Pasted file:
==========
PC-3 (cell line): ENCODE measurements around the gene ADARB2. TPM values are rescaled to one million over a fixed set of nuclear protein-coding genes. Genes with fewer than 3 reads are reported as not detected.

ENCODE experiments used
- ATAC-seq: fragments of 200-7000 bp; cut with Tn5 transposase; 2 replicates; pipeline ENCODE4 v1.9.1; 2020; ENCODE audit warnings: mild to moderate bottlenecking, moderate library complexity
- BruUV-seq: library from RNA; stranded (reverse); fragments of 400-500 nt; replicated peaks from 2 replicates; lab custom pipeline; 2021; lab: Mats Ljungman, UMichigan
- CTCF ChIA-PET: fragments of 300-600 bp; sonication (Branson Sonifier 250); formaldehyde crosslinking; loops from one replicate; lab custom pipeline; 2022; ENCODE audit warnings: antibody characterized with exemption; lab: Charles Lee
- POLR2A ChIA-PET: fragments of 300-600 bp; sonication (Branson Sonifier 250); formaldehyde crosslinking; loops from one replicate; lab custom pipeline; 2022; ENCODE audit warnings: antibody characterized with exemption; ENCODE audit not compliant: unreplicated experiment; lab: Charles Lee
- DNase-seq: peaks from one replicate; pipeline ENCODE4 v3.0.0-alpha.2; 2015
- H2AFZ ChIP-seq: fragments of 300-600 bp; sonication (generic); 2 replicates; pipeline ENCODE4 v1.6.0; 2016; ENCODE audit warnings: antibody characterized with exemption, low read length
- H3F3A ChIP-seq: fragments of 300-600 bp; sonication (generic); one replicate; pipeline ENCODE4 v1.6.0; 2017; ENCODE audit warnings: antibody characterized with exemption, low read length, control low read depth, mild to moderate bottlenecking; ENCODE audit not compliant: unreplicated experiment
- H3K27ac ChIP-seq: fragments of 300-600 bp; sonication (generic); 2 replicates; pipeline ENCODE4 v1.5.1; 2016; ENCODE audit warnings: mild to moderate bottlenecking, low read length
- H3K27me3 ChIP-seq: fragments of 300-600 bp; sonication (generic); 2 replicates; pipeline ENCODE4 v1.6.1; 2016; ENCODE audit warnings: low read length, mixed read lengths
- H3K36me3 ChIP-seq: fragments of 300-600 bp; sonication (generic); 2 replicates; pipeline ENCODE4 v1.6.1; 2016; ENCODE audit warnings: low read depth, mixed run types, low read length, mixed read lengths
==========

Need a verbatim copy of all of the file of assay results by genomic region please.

PC-3 (cell line): ENCODE measurements around the gene ADARB2. TPM values are rescaled to one million over a fixed set of nuclear protein-coding genes. Genes with fewer than 3 reads are reported as not detected.

ENCODE experiments used
- ATAC-seq: fragments of 200-7000 bp; cut with Tn5 transposase; 2 replicates; pipeline ENCODE4 v1.9.1; 2020; ENCODE audit warnings: mild to moderate bottlenecking, moderate library complexity
- BruUV-seq: library from RNA; stranded (reverse); fragments of 400-500 nt; replicated peaks from 2 replicates; lab custom pipeline; 2021; lab: Mats Ljungman, UMichigan
- CTCF ChIA-PET: fragments of 300-600 bp; sonication (Branson Sonifier 250); formaldehyde crosslinking; loops from one replicate; lab custom pipeline; 2022; ENCODE audit warnings: antibody characterized with exemption; lab: Charles Lee
- POLR2A ChIA-PET: fragments of 300-600 bp; sonication (Branson Sonifier 250); formaldehyde crosslinking; loops from one replicate; lab custom pipeline; 2022; ENCODE audit warnings: antibody characterized with exemption; ENCODE audit not compliant: unreplicated experiment; lab: Charles Lee
- DNase-seq: peaks from one replicate; pipeline ENCODE4 v3.0.0-alpha.2; 2015
- H2AFZ ChIP-seq: fragments of 300-600 bp; sonication (generic); 2 replicates; pipeline ENCODE4 v1.6.0; 2016; ENCODE audit warnings: antibody characterized with exemption, low read length
- H3F3A ChIP-seq: fragments of 300-600 bp; sonication (generic); one replicate; pipeline ENCODE4 v1.6.0; 2017; ENCODE audit warnings: antibody characterized with exemption, low read length, control low read depth, mild to moderate bottlenecking; ENCODE audit not compliant: unreplicated experiment
- H3K27ac ChIP-seq: fragments of 300-600 bp; sonication (generic); 2 replicates; pipeline ENCODE4 v1.5.1; 2016; ENCODE audit warnings: mild to moderate bottlenecking, low read length
- H3K27me3 ChIP-seq: fragments of 300-600 bp; sonication (generic); 2 replicates; pipeline ENCODE4 v1.6.1; 2016; ENCODE audit warnings: low read length, mixed read lengths
- H3K36me3 ChIP-seq: fragments of 300-600 bp; sonication (generic); 2 replicates; pipeline ENCODE4 v1.6.1; 2016; ENCODE audit warnings: low read depth, mixed run types, low read length, mixed read lengths